PLDT, JG Summit agree to extend anew closing date of Digitel sale
() - August 2, 2011 - 12:00am

MANILA, Philippines - Telecommunications leader Philippine Long Distance Telephone Co. (PLDT) and JG Summit Holdings, Inc. have agreed to extend anew the closing date of the sale of the latter’s 51.55 percent stake in Digital Telecommunications Phils. Inc. (Digitel) covered by a sale and purchase agreement (SPA) dated March 29, 2011 from July 30, 2011 to Aug. 26, 2011.

PLDT and Digitel are awaiting approval by the National Telecommunications Commission (NTC) on their joint application for the approval of the sale as required by the Public Service Act (PSA). After securing NTC approval, the parties will then proceed with securing the necessary approvals from agencies and regulatory bodies, such as the Securities and Exchange Commission (SEC) and the Philippine Stock Exchange (PSE).

PLDT chairman Manuel V. Pangilinan pointed out that the regulatory process, which started in early April, has taken longer than we anticipated. “Nonetheless, our commitment to this deal remains unchanged because we are firm in our belief that the transaction stands to bring substantial benefits not only to the shareholders but also to the consumers and the general public,” he said.

Meanwhile, JG Summit chairman James Go said they are eagerly awaiting the decision of the regulators “so that we can proceed with closing the deal with PLDT.”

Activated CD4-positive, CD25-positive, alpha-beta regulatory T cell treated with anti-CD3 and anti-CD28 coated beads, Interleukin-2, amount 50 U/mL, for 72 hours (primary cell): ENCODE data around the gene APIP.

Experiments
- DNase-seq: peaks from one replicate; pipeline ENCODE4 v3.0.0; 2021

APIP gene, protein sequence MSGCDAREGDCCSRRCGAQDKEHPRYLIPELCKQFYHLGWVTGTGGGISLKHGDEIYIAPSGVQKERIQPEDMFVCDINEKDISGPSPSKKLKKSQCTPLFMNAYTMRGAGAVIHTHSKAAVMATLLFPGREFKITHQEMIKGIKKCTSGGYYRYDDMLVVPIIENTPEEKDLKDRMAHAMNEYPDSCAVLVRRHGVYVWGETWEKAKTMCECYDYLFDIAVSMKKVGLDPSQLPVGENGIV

“This will translate to Sun subscribers benefitting from a stronger and more robust telecommunications company resulting from the PLDT-Digitel deal,” Go noted.

The NTC is expected to hand down its decision within the week, after having concluded its hearings two weeks ago and receiving all necessary documents from the various interested parties last week.

NTC Commissioner Gamaliel Cordoba earlier revealed that other issues being raised by the oppositors, which include Globe Telecom, Eastern Telecommunications Phils. Inc. and consumer groups, such as those dealing with IP peering, redistribution of frequencies, and interconnection do not necessarily have to be resolved during this particular proceeding. “They can be the subject of other NTC issuances,” he said.

PLDT, in its memorandum to the NTC, emphasized that under the PSA, these type of proceedings should only be summary in nature and do not require full-blow hearings, and that the issues being raised by the oppositors are extraneous to the issue at hand.

Meanwhile, a senior PLDT official said yesterday that Globe is resorting to desperate, last-minute arguments in an attempt to block the approval of PLDT’s investment in Digitel by the NTC.

“Globe’s claim that the Supreme Court has already ruled that PLDT is not a Philippine national nor a duly authorized domestic public utility is a flagrant distortion of the high court’s ruling,” PLDT regulatory and policy affairs head Ray Espinosa said.

Espinosa noted that Globe cannot even acknowledge the plain and simple fact that the SC decision on the Gamboa vs. Teves et al case is not final and executory and thus still subject to reconsideration.

He pointed out that Globe used this very same argument in asking the NTC to indefinitely postpone hearings on the Digitel transaction. But the NTC rejected Globe’s motion, pointing out that indeed the SC ruling was not yet final and did not bar the Commission from continuing its hearings on the case.

As for the definition of Philippine national provided for under the Foreign Investments Act of 1991, Espinosa said that this restriction applies to companies seeking incentives under Republic Act 7042 and does not apply to the case at hand.

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